photo at right shows it at that time, abandoned and
derelict more than one hundred years after Congress formed
the U.S. Life-Saving Service. It was one of the first
seven Life-Saving Stations built in North Carolina, along
Kinnakeet, Nags Head, Kitty
Hawk, Bodie Island, Caffey's Inlet and Currituck Beach
(then known as Jones Hill).
restored site is now open to the public, shown in these
photos as it appears in 2004. The original 1874 station
building, and the later 1911 building with associated
structures are all intact, making it one of the few, if
not the only complete station of its era. The 1874 structure
was used for a boathouse after the 1911 station was built,
but the 1874 station is being restored to its original
"gingerbread" glory. When finished, it should
be the only one of its type in original configuration.
Restoration is being done through the
efforts of The Chicamacomico Historical Association, who took
on the task after the U.S. Coast Guard decommissioned the station
in 1954 and turned it over to the National Park Service. The
1911 structure now serves as a museum, which the historical
association opened in 1982. Many hands-on activities and interpretive
sessions are regularly scheduled for visitors.
Inside the "museum" is a gift shop, but
most of the space houses nice displays, many of which are pictured
below. The second floor is full of exhibits, including a large
display of photos and information about Chicamacomico and the
life-saving service (pictured below). One of the first floor
exhibits, also shown below, displays work by the women associated
with the life-saving stations, wives and daughters of keepers,
who provided an important support role.
The stairway leading to the second floor of the "museum"
(1911 structure), and a view from the second floor.
Top & center right: Two panoramic images
showing a first floor display and a second floor display
Right: The rightmost heaviest) cannon is
a line-throwing gun, and the left two cannons are Lyle
Second floor display room and ladder leading
to the observation tower.
center: Two flare guns. The long barrel flare
gun is for "color-coded sparks" for signaling, and the
short barrel gun is for parachute flares.
Above far right: A "Faking Box" to pay out
rope line from a Lyle gun, and a Breeches Buoy.
Visitors can climb the ladder to
the observation tower of the 1911 station for a great
view of the station and the surrounding area. The tower
interior is pictured in the six photos below.
Right: Four views inside the observation tower,
including a view of the 1874 station from the tower's
Left: Upper & lower ladders to the observation
tower, and a view from the tower looking down at the ladder
through the floor hatch.
is nearing completion on the original Chicamacomico Station
building from 1874, seen in the four photos at right and
upper right. Inside are the restored surfboat used in
the famous Mirlo rescue, a rescue cart, faking
box, breeches buoy, Lyle gun, a one man rescue boat and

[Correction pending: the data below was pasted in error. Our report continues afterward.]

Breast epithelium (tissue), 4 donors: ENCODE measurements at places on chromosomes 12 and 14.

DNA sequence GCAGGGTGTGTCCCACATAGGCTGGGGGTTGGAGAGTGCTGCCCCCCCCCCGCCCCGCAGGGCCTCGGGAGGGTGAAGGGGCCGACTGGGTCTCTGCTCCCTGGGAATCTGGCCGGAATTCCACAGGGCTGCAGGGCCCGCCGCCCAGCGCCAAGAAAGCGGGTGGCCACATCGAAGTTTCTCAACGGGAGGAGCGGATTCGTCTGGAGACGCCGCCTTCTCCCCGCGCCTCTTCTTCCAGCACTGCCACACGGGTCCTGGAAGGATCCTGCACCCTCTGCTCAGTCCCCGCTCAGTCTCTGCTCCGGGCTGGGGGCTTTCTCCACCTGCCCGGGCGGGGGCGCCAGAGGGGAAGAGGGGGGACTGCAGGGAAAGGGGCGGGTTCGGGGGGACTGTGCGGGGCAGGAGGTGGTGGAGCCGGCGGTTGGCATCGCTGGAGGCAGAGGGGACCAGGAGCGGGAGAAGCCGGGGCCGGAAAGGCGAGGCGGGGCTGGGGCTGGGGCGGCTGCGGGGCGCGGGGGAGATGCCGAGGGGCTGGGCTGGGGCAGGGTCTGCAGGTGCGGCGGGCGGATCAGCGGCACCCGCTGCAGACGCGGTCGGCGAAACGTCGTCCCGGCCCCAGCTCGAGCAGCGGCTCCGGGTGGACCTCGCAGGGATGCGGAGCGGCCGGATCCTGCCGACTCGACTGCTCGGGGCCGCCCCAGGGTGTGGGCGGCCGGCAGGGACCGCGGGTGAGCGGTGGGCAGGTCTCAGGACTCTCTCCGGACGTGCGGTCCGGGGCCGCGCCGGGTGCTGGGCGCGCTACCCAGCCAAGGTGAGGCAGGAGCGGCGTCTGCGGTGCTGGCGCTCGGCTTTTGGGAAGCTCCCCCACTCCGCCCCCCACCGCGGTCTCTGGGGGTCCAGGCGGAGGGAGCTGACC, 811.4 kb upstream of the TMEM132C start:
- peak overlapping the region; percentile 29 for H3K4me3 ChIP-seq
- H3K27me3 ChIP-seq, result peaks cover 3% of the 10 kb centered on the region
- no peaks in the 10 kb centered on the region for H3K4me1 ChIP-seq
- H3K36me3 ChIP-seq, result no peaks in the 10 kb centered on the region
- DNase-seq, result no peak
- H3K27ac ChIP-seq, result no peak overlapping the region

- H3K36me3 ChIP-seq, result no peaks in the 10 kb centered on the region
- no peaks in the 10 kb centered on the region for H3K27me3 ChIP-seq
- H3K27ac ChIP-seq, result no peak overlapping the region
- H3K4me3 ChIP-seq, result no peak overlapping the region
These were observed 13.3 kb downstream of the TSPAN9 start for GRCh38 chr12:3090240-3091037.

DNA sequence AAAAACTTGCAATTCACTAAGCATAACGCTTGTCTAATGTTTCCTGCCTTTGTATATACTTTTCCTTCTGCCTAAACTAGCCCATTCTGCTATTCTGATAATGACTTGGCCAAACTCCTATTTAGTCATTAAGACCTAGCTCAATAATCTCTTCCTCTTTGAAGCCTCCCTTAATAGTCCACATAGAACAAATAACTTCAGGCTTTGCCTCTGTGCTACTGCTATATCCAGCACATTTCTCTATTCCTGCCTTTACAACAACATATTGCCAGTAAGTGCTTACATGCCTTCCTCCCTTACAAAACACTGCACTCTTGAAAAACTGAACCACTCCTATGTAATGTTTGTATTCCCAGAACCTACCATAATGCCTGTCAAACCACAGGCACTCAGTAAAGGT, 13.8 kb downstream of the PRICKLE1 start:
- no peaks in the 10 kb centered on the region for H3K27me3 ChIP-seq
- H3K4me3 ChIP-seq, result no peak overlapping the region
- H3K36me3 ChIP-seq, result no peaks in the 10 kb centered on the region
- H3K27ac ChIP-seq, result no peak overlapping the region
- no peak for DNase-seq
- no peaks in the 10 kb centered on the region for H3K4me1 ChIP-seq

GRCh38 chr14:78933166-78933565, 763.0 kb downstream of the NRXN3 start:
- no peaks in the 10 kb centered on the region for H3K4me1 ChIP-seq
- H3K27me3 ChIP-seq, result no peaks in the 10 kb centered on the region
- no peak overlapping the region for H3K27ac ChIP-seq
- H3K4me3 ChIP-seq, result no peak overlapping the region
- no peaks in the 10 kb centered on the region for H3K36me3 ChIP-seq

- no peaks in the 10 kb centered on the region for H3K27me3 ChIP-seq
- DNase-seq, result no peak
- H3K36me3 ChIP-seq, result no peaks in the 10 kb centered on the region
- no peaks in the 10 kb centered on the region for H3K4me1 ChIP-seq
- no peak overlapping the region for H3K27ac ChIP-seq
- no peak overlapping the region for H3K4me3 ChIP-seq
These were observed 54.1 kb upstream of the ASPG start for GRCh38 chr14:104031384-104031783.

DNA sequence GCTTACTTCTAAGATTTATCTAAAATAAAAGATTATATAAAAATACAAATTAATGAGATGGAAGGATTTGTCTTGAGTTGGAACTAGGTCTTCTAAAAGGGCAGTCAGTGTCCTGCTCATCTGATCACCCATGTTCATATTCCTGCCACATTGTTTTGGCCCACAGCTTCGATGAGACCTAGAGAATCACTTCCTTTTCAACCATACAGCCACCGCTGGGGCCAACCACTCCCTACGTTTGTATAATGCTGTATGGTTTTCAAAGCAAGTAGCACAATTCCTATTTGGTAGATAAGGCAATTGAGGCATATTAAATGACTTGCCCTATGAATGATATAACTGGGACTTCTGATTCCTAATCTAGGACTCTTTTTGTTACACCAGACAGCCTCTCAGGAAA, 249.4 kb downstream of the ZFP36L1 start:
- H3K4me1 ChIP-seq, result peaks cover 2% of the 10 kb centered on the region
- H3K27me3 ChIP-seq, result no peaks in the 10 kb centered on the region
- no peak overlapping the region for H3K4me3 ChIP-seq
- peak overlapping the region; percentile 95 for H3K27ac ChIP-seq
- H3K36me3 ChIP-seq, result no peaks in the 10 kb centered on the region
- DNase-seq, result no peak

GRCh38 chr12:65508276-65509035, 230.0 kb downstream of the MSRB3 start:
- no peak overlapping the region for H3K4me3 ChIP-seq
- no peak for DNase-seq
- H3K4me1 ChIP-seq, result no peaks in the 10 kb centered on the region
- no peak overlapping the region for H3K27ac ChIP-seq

other equipment which brings the restoration to life,
as shown in the series of photos below.
any thumbnail for a larger view.
Chicamacomico Life-Saving Station gives a wonderful view
into the life and times of the surfmen whose hard work
saved so many lives from the watery clutches of the Graveyard
of the Atlantic. But you need to hear the stories of the
rescues to understand what sort of bravery and commitment
these gritty souls possessed. Daily life at the life-saving
stations was not easy, and the work was even harder.
Addition - October, 2009
Oregon Inlet Lifesaving Station on Pea Island at
The Oregon Inlet Lifesaving Station
has received a long overdue facelift. In the Fall/Winter
of 2008 there were signs of work being done on the seriously
deteriorating historic structure that long lanquished
in disrepair at the south end of the Herbert Bonner (Oregon
Inlet) bridge. A subsequent visit in October, 2009 found
the exterior of the structure beautifully restored to
its previous wooden-shingled glory. It was removed from
its original concrete foundation and raised by ten feet
onto pilings. This will allow the shifting sands that
threatened to swallow it to now flow under it instead
of piling up against it as had been the case for many
The paved access drive leading to the building is 5-6
feet below present "ground" level of the structure, a
consequence of these shifting sand dunes that is well
illustrated in the left
photo taken from the entrance drive level. With
the inlet's relentless shift southward and the beach's
continual march westward, the very ground the lifesaving
station sits on is in jeopardy. (Read
more on Oregon Inlet's historic southward shift here)
Though the exterior is reclaimed for now, nothing further
will be done at the present. Use plans by the North Carolina
Aquariums, to whom the site was given for administration,
are on hold. They are awaiting the final decision of the
state on what will happen with routing of the planned
replacement for the Bonner Bridge. The building may even
have to be moved, depending on the final bridge plans.
stories of rescues, and the tale of a ghost ship are next.
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Related Links -
Lifesaving Station, National Park Service
Lifesaving Station, official web site
Life-Saving Drill Team
Kinnakeet Lifesaving Station, National Park Service
Kinnakeet Coast Guard Station, U.S. Coast Guard
Island Life-Saving Service, circa 1890, U.S. Coast Guard
of Historic Life-Saving Stations, U.S. Coast Guard
site uses GPS coordinates where applicable, displayed
in red in the decimal degrees format (hddd.ddddd°).
info and conversions)